FRA has a pretty busy year or two or ten ahead of itself. It will have to grapple with (most) railroads' failure to comply with the December 31, 2015 due date for PTC installation. That alone is enough to consume most of the agency's time and energy.
Sooner, and hopefully sooner than later, FRA will have to propose a rule on medical standards, regardless of the objections of the unions and the risk that railroad management may abuse the application of these standards. After all, FRA faced similar objections, and the prospect of similar abuse, when it imposed mandatory and random alcohol and drug testing. Sooner is better, before another "impaired" employee blows a stop signal or a speed requirement, kills himself/herself and others and we replay this miserable tape one more time.
We got PTC, medical standards, fatigue management, system safety/risk analysis, hazardous materials restrictions, train crew size, inward and outward recording devices, training standards, rail integrity, track standards, remote control locomotive operations, bridge inspections, etc. etc. -- and of course the "open" recommendations from the ever-friendly, soft-spoken friends of FRA over at NTSB and their supporters in the US Senate. "Rogue agency," anyone?
So...so long Joe (Szabo, that is). I understand why you're leaving, and I wish you well in your future endeavors in Chicago. That Joe Szabo left FRA in January for Chicago, preferring winter in Chicago, might be an indication of how difficult things have become at FRA.
Maybe not, maybe it's a coincidence, but I've been in Chicago in January.
Q: Ever wonder what a cold day in hell is?
A: Chicago, in January. And February
So long Joe and say hello to... Sarah Feinberg. Ms. Feinberg has been selected by US Secretary of Transportation Anthony Foxx as the acting administrator of FRA. Prior to her selction, Ms. Feinberg joined the US Department of Transportation as Mr. Foxx's chief of staff.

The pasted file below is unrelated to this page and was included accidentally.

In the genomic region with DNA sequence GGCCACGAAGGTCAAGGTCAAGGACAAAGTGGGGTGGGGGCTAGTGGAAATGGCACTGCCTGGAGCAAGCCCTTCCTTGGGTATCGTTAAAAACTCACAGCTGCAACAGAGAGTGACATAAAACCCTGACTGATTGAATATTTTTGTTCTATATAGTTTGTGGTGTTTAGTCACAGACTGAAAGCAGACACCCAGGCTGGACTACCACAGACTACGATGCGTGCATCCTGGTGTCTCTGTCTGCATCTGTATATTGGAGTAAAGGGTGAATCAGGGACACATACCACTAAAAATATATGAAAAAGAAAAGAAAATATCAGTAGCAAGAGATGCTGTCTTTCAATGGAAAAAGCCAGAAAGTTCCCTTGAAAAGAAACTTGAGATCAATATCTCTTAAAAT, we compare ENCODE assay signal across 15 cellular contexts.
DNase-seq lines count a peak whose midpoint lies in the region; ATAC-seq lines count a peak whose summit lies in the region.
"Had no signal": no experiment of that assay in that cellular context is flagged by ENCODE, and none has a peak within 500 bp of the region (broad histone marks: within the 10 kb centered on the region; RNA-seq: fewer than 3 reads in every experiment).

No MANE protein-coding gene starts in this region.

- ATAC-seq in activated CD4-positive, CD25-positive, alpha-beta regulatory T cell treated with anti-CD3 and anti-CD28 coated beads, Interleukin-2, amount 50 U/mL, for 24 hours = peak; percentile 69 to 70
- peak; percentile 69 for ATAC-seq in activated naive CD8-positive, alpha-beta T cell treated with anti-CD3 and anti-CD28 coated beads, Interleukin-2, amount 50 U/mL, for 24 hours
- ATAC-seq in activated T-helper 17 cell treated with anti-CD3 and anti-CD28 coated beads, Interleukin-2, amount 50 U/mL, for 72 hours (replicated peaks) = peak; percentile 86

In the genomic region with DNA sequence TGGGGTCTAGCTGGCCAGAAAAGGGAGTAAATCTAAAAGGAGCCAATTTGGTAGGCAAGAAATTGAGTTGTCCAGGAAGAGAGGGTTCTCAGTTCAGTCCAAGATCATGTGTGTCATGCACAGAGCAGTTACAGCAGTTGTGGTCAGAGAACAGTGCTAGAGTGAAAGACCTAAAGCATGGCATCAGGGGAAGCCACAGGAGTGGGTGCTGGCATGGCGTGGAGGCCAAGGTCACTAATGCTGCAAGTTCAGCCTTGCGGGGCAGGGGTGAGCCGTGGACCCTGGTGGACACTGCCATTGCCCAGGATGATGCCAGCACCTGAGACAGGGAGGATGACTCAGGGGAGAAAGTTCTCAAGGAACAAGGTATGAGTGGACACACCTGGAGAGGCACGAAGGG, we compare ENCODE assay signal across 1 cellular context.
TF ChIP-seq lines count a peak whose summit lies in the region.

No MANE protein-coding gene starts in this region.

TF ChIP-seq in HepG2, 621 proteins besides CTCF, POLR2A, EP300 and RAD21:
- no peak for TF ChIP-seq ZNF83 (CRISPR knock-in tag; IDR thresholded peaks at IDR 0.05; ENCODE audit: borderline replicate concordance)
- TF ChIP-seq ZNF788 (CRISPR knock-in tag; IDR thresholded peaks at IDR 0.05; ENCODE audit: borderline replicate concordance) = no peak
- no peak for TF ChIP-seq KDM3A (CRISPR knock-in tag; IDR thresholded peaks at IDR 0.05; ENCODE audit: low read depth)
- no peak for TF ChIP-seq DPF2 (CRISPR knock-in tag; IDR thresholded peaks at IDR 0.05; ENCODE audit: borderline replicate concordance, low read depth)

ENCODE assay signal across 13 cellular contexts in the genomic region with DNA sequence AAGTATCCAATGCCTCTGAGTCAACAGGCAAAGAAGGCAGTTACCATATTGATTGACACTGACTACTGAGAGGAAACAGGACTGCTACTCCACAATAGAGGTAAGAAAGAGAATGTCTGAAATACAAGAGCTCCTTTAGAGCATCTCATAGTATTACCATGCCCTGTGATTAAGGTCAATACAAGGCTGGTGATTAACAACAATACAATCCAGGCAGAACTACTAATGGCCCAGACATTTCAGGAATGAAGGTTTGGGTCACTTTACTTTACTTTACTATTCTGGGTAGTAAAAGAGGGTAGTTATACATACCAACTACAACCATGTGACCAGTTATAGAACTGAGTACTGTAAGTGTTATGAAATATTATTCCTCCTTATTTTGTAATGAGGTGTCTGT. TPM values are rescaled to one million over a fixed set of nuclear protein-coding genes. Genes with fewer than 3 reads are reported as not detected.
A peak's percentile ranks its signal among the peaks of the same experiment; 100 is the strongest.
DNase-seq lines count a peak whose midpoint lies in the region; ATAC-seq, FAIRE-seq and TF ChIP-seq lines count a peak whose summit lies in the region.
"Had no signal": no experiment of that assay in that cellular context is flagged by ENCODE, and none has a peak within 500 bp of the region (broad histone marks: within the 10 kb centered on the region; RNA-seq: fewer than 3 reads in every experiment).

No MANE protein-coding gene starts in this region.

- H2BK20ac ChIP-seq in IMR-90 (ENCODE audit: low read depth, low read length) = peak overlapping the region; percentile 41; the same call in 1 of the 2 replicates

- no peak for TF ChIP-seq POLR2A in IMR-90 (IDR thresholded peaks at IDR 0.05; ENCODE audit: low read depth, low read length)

Before that, Ms. Feinberg was director of corporate and strategic communications for Facebook. Before that, she was director of communications and business strategy for Bloomberg Limited Partners.
Prior to that, Ms. Feinberg was senior advisor to then White House chief of staff Rahm Emanuel (now Mayor of Chicago). Prior to that she was communications director of the House Democratic Caucus, press secretary at the Democratic Congressional Campaign Committee and national press secretary to ex-senator Tom Daschle.
You know, astute and capable politicians like to point out the "message" they send when they announce support for legislation; when they endorse othe politicians; when they appoint individuals to government positions.
Here are the messages I received from Secretary Foxx via this appointment:
1. There is no one currently capable at FRA of discharging the responsibilities of a deputy-administrator, as the duties of a deputy-administrator include acting for, on behalf of, and as adminstrator in limited areas, or in general for a limited time. This is, after all, a temporary appointment to an acting position.
2. Despite the fact that FRA has just been strongly criticized-- check that, FRA has been keel-hauled, drop-kicked, and basically spat at regarding its competence, ability, willingness, integrity, responsibility, interest, and desire to ensure the safety of the rail network, appointing a person with a record of experience and success in railroad operating safety as acting administrator is not important to the functioning of the agency.
I know, I'm being hasty, fossilized, prejudiced. It doesn't matter. We're talking about the message being sent, right? What politicians, like Mr. Foxx, do, right?
I hardly know Ms. Feinberg. I agree. Actually I don't know her at all. That's the point. I don't need to know her. I'm in the industry. I need to know her experience in the industry.
You have to know the business to regulate it.
We're not looking for, nor in need, of an "expert communicator." The challenges facing safe train operations are not problems in communication.
This is about delivering the product, in all senses of the words.
Of course none of this is the "fault" of Ms. Feinberg. But Mr. Foxx has made it her responsibility. Good luck, Ms. Feinberg. Dress warmly. Things could be worse. You could be working as a brakeman in Chicago, with the temperature at -11 F, riding the point on a cut of cars as the locomotive shoves the train to the air spot.
January 14, 2015
"The theory that all negligence which causes serious disaster will always be found to have been more or less habitual is still worthy of respect"--
Railway Gazette, Vol 21, 1889 (with thanks to PN)